Now she is getting ready to open it up again in July to applications for anyone who wants to apply to become a part of the project.

There is a minimum of one email per week required, with no maximum. There are no rules about the content of the communications – whether it’s deep introspection, a digital journal, a poetry exchange, or a quick daily check in – that’s between the participants and their partners.

Bailie said she will not share any of the communications, without their permission, and conducts a short survey at the end of the experience.

She’s an artist who has worked in film, images and new media with a particular interest in the process of identity creation and self-categorization. Baillie has a B.F.A. from Emily Carr University, and her work has been shown across Canada and the United States.

See more at http://theanonymousproject.com or to apply to participate email to info@kristabailie.com

 

Just Posted

Shelter access moving to the side of the building in Chilliwack on the heels of complaints

Renos to The Portal will see new bunk beds, indoor washrooms and a review of security and cleaniness

Drivers warn of slippery conditions on the Coquihalla

Snow is falling at the Summit of the Coquihalla

Rotarians digging in for new tree planting project

Trees will be a way to honour loved ones through Chilliwack

Chilliwack man pleads guilty in crash that killed pregnant woman

Frank Tessman charged under Motor Vehicle Act for accident that killed Kelowna school teacher

UFV bans cash after accepting 17 payments over $10k last year

Ban on cash payments follows report warning of potential money laundering through universities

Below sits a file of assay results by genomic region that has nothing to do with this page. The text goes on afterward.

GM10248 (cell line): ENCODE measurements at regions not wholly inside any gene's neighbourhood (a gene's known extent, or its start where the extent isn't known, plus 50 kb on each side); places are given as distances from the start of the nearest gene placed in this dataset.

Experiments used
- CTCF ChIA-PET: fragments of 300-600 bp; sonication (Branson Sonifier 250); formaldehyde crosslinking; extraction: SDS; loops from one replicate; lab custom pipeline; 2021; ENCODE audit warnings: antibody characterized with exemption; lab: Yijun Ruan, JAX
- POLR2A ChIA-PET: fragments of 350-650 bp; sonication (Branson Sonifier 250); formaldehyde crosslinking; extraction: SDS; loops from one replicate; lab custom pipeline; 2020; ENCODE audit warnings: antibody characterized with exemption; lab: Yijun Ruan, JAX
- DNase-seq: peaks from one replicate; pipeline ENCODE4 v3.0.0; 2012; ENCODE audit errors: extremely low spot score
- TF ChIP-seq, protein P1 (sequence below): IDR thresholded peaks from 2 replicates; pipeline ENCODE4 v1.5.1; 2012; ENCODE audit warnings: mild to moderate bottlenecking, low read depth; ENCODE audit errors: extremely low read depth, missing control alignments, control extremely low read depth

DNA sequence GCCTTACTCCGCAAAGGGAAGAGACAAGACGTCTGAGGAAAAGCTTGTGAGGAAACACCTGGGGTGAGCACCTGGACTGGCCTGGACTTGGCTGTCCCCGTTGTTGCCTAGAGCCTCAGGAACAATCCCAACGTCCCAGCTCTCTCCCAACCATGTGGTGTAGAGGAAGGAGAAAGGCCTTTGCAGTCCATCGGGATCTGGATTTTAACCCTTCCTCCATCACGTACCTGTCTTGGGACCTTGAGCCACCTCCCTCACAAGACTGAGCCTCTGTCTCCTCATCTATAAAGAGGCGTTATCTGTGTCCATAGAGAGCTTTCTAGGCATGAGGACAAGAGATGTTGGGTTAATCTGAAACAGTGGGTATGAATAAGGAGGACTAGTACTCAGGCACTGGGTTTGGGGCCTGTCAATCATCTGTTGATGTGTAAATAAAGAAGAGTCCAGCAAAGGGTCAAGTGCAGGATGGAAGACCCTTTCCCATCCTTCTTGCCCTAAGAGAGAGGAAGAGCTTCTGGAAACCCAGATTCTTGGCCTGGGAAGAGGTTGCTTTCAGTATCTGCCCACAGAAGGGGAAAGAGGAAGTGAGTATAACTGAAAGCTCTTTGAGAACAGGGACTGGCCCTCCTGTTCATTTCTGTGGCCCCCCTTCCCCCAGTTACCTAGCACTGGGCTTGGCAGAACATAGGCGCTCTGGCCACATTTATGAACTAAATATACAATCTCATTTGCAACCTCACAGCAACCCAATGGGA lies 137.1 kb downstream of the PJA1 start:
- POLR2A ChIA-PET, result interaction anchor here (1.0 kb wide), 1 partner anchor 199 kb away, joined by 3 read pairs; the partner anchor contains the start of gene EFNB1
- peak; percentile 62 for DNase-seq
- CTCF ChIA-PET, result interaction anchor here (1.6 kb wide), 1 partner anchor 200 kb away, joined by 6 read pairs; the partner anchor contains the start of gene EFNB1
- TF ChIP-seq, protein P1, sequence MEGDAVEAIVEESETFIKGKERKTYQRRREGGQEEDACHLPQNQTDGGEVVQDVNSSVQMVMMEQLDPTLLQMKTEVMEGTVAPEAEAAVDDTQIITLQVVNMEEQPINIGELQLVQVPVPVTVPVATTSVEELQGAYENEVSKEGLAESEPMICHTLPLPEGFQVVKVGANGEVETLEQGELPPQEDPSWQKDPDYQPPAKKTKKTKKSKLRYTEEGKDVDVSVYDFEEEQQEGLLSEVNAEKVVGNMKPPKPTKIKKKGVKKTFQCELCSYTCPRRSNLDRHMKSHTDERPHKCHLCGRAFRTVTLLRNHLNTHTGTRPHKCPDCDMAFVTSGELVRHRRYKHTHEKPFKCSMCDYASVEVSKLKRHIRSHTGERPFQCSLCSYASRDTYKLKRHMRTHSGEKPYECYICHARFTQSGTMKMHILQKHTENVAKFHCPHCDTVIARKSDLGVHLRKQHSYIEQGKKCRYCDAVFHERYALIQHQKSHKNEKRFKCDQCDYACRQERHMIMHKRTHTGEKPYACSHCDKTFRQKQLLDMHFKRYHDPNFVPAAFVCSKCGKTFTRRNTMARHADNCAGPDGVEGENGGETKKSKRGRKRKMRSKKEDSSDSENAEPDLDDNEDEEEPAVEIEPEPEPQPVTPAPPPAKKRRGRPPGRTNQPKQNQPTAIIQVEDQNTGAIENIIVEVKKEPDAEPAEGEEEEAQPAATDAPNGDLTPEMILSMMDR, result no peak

ELECTION 2019: It’s so close, it could come down to who turns out to vote

Black Press Media’s polling analyst on the origins of predictive seat modelling in Canada

Jack’s Devils beat Quinn’s Canucks 1-0 in NHL brother battle

New Jersey youngster scores first career goal against Vancouver

Two charged after owner’s wild ride through Kamloops in his stolen truck

Crystal Rae Dorrington, 37, and Derrick Ronald Pearson, 32, facing multiple charges

Man found dead inside Richmond business, IHIT investigating

Police believe the incident was not random

Judge orders credit union’s bank records for Kelowna social worker facing theft allegations

The man is accused of negligence, breach of contract, fraud and a conspiracy with Interior Savings

Leaders pour it on with rallies, boosts for candidates as campaign reaches peak

The federal election campaign has reached a crescendo

Allegations of racism lead to ministry investigation at Vancouver private school

St. George’s School was contacted over what the school describes as ‘deeply offensive behaviour online’

Not a political question: Thunberg calls for climate action in Alberta

Edmonton police estimated the size of the crowd at about 4,000

Zantac, the over-the-counter heartburn drug, pulled in Canada, U.S.

Health Canada also investigates possible carcinogen in some ranitidine drugs

Most Read